Reuben quickly went to work. Despite his friendship with Walker (and personal distaste for Walker’s UMWA rival John L. Lewis), Reuben took a firm stand against the PMA, refusing to seat them at the 1930 ISFL Convention. The move marginalized the PMA and helped stabilize the UMWA at a critical moment. Just as the miners’ crisis began to abate, however, another, larger threat emerged: The Great Depression.

Over the next decade, Soderstrom guided organized labor through the largest crisis it had ever faced: sustained, pervasive unemployment. By 1933, one out of every four laborers was idle. Reuben combatted the crisis with a mix of legislation, agitation, and recruitment. He fought for relief legislation, including unemployment insurance and a shorter work week. He strengthened union efforts on the ground, traveling across Illinois to give support to strikes and organizing efforts. He also ran a relentless recruitment campaign, focusing not only on unorganized workers, but on established unions not previously affiliated with the ISFL. As a result, Soderstrom saw his membership surge despite the Great Depression and the formation of the Congress of Industrial Organization (CIO), a rival organization to Reuben’s American Federation of Labor (AFL).

During World War II, Soderstrom took the lead in helping to organize the home front. Illinois became a seat of the nation’s wartime manufacturing, producing more than 246,845 planes, 75,000 tanks, 56,696 Navy vessels, 15,454,714 firearms, and over 37,000,000,000 rounds of ammunition. Reuben helped oversee these efforts as a member of the War Production Board, the War Manpower Commission, and Illinois State Planning Commission. Though invested in victory, he never stopped advocating for workers’ rights, especially worker safety. He pushed back hard against overwork, both in the legislature and as a member of the Illinois Health and Safety Committee and the Advisory Committee for Industrial Safety. He raised money for the war, promoting War Bonds and serving on the Federal War Savings Committee. Near the war's end, he helped shape post-war planning efforts as a member of the AFL’s Peace and Postwar Problems Committee.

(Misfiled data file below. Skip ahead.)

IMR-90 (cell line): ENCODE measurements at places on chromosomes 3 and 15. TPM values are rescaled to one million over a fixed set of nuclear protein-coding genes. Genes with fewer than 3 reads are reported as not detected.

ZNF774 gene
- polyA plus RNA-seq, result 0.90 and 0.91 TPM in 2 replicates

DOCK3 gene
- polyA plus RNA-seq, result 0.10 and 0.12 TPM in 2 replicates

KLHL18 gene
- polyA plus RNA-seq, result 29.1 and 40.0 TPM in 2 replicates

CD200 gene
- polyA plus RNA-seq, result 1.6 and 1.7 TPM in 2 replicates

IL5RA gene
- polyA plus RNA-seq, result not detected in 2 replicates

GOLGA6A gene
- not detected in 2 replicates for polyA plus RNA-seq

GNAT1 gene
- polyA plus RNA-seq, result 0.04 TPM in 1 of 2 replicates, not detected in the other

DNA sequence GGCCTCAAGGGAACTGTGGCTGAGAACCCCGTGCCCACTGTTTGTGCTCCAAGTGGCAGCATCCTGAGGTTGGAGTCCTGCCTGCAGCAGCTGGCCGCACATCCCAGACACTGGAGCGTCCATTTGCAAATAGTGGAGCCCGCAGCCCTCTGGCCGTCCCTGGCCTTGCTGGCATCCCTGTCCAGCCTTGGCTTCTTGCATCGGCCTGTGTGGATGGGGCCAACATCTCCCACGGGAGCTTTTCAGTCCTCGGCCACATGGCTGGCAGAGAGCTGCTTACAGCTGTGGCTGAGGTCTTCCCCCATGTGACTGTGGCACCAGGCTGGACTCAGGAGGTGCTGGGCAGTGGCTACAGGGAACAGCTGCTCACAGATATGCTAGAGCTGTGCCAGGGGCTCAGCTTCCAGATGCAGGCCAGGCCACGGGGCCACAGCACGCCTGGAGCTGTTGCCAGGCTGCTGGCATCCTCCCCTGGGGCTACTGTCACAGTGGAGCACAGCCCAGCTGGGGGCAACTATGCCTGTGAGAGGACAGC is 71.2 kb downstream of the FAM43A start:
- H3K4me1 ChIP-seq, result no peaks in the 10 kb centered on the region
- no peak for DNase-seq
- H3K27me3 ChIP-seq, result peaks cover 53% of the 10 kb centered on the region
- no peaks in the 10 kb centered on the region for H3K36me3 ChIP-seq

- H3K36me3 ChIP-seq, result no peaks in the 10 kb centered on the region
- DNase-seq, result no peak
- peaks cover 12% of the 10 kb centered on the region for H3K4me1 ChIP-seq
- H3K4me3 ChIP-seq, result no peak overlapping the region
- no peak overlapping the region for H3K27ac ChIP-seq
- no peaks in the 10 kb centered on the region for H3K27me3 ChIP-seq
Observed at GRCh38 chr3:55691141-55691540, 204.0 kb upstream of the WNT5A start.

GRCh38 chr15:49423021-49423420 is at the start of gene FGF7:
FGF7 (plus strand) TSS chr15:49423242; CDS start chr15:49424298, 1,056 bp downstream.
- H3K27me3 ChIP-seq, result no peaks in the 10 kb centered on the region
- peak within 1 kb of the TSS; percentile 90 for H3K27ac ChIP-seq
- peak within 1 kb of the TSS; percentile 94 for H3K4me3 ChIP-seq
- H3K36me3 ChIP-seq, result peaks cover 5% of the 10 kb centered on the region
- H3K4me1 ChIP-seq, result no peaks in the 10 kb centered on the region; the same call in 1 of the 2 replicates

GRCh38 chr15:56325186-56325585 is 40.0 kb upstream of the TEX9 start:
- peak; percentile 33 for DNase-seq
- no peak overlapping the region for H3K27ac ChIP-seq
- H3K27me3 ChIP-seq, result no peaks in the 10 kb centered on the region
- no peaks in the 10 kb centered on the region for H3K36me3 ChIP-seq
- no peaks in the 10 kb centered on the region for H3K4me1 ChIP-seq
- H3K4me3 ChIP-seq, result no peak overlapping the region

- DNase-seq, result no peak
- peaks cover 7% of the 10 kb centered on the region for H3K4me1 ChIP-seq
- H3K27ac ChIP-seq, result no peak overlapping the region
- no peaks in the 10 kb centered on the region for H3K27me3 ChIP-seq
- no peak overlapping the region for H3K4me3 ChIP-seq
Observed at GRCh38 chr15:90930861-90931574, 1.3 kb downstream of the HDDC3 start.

Soderstrom’s influence continued to expand in the post-war era. As a direct result of his efforts, Illinois was one of the only states not to be consumed by the wave of anti-labor legislation that shook the country in the late 1940s. He gained the personal confidence of national AFL President William Green, who repeatedly dispatched Reuben as his personal representative to resolve internal disputes across the country and represent the AFL abroad. When George Meany, Green’s successor, began talks with his CIO counterpart to merge the two labor organizations, Soderstrom was one of the handful of leaders—and the only state president—selected to help craft the agreement (specifically with respect to state-level mergers). When his own Illinois State Federation was merged with its CIO counterpart in 1958, Reuben was chosen as the first President of the new Illinois AFL-CIO.

In the Civil Rights era, Reuben worked to bring equality into the workplace. He supported the Fair Employment Practices Committee (FEPC) Act, putting the full weight of his organization behind the legislative effort to end discrimination. He was a strong supporter of Jewish efforts to organize both at home and in the nascent nation of Israel, for which he has honored by the Jewish Labor Committee. When the Rev. Dr. Martin Luther King, Jr., led a Rally for Civil Rights in Chicago in 1964, Reuben served as an Honorary Chairman, welcoming him to Illinois. Many Civil Rights leaders spoke before the Illinois AFL-CIO at Reuben’s request, including Dr. King and his successor, the Rev. Dr. Ralph Abernathy.

On September 12, 1970, Reuben was named President Emeritus of the Illinois AFL-CIO. He died three months later on December 15, 1970.


Soderstrom was the primary provider for his family since childhood, and continued to care for his mother until her passing in 1959. He was close to his siblings, especially his sister Olga and brothers Paul and Lafe (whose own career in labor politics was cut short when he was killed by a drunk driver in Chicago in 1940).

He was committed to community, and chose to live his entire adult life in Streator and commute to Chicago and Springfield rather than leave his adopted hometown. It was there that he had two children with his wife Jeanne—a son, Carl, and a daughter, Rose Jeanne. Reuben’s son Carl followed in his father’s footsteps, winning the Illinois House seat his father had held in 1950. For twenty years, father and son worked hand-in-hand to introduce and pass pro-labor legislation in Illinois. His daughter Jeanne was a teacher and counselor at Streator High School.

In 1941, Reuben’s son Carl Soderstrom married Streator native Virginia Merriner. Soon thereafter, Reuben became a grandfather for the first time with the birth of Carl Jr. His birth was followed by Virginia Jeanne, Robert, Jane, and William Reuben. Carl Jr. is the founder of the Reuben G. Soderstrom Foundation, and published and co-wrote the biography of Reuben Soderstrom Forty Gavels.